Under this system, when the organization looks to identify an unacceptable level of turnover, the negattrition, or Disruptive Turnover, is the number on which the organization should be focused. This number will include all good performers who left for any reason, including a new position with better pay, relocation, etc. While many HR professionals may argue that some of these reasons for leaving the company are out of the firm's control, do not accept that easy answer. Take relocation, for example. If our organization has worked hard to ensure that employees are challenged, given opportunities, are fairly compensated, and have invested themselves completely in their work, employees are less likely to give that up to relocate. One way to bind employees to the organization is to offer "sticky" features. An example of a "sticky" feature is providing a flexible work schedule, or flextime. When people are able to manage their work and family life to everyone's satisfaction, and have created that balance using flextime, it becomes very hard to leave that arrangement, even for an increase in pay. There are many other creative ways to begin to control and reduce negattrition.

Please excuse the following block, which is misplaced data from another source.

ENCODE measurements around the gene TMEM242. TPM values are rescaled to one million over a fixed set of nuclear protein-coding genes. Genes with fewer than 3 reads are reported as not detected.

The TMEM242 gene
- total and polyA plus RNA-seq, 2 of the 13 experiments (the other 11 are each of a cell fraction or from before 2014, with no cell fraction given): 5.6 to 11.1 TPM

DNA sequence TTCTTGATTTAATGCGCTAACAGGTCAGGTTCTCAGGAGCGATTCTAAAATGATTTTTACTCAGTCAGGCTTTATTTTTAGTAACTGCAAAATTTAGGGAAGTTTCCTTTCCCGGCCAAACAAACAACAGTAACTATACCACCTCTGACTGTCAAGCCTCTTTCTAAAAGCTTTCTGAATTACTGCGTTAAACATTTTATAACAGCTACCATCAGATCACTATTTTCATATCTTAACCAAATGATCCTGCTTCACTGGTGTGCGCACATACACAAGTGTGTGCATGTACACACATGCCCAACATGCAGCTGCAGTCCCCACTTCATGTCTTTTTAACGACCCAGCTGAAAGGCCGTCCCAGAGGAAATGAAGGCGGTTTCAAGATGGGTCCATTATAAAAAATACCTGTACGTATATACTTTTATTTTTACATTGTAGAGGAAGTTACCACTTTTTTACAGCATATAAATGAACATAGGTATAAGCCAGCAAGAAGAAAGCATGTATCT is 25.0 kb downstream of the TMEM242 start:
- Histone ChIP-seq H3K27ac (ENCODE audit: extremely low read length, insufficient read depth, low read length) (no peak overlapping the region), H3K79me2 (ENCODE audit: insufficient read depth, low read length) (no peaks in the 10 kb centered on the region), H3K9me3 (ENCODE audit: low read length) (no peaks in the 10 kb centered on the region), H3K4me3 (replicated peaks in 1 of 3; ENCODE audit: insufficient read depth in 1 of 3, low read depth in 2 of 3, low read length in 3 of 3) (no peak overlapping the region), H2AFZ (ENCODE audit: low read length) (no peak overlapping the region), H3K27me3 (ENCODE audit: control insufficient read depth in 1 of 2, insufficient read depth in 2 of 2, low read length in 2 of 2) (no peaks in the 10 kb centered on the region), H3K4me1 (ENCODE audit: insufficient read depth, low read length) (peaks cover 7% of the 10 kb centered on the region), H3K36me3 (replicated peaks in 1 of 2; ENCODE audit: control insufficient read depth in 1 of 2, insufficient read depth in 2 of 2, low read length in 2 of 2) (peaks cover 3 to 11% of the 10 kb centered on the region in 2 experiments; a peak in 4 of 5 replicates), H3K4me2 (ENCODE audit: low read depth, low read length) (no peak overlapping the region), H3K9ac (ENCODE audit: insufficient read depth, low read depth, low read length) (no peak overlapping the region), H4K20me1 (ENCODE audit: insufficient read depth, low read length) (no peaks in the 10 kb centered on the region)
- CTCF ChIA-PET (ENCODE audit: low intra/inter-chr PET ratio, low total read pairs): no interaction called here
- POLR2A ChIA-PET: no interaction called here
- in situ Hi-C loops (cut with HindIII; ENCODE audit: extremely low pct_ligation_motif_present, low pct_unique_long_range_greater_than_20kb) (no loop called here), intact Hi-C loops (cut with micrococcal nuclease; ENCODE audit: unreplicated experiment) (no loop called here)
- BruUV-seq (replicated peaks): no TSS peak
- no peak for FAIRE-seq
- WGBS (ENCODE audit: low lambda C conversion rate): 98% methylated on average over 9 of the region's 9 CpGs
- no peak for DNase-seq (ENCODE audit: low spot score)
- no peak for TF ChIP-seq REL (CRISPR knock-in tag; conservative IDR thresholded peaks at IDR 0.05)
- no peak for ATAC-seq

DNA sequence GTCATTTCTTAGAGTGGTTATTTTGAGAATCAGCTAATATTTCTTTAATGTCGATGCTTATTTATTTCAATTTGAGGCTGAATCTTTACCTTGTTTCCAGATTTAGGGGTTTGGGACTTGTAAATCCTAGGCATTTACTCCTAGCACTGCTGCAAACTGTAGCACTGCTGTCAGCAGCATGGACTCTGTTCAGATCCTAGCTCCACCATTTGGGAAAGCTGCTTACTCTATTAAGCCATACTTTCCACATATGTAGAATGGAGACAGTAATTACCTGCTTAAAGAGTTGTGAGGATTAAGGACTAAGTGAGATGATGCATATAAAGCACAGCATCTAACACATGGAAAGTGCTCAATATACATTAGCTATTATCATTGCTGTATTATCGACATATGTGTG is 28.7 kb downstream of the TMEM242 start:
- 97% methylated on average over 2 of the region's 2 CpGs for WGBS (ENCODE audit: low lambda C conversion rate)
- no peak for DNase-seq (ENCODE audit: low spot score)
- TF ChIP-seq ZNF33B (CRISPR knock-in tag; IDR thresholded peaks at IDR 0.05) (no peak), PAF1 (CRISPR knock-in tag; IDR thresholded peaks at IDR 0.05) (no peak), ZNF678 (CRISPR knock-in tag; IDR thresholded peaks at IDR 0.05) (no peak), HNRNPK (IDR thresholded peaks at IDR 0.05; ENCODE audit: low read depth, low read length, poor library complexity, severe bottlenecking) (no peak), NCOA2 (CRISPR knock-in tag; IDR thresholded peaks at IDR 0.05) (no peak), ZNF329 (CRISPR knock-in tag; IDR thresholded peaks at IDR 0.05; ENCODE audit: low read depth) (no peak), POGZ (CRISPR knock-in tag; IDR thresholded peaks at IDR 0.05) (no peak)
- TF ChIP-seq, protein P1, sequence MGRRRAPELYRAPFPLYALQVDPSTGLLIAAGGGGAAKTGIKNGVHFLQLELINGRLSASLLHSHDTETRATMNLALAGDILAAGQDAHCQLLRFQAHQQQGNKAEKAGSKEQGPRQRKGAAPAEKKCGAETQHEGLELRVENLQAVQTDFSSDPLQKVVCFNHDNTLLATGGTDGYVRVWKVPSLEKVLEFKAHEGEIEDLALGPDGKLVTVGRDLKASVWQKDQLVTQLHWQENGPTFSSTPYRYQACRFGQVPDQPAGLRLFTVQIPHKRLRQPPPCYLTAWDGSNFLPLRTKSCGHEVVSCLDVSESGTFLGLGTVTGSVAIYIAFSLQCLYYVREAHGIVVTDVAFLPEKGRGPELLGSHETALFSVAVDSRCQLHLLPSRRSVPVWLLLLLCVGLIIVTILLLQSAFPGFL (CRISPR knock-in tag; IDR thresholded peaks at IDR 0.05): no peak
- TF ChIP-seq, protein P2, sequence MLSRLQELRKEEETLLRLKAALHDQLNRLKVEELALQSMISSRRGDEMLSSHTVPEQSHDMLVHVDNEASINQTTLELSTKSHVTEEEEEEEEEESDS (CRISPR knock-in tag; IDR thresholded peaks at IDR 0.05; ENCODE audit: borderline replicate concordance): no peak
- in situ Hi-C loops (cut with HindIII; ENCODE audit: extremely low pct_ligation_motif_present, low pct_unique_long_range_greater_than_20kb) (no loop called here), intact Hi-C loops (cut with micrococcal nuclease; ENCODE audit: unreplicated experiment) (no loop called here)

In analyzing Constructive Turnover, or posattrition, if an employee is being asked to improve their performance or behavior, and are unwilling or unable to do so, the organization should not regret losing that person. The appropriate disciplinary process typically results in that person leaving on their own, in order to avoid being fired. When that happens, it's a win/win scenario. Not only do you have the opportunity to find someone who may be a stellar performer for that role, but you can also avoid the liability of a potential termination lawsuit. Plus, the employee will have found a position that is more suitable for them, without a termination on their record.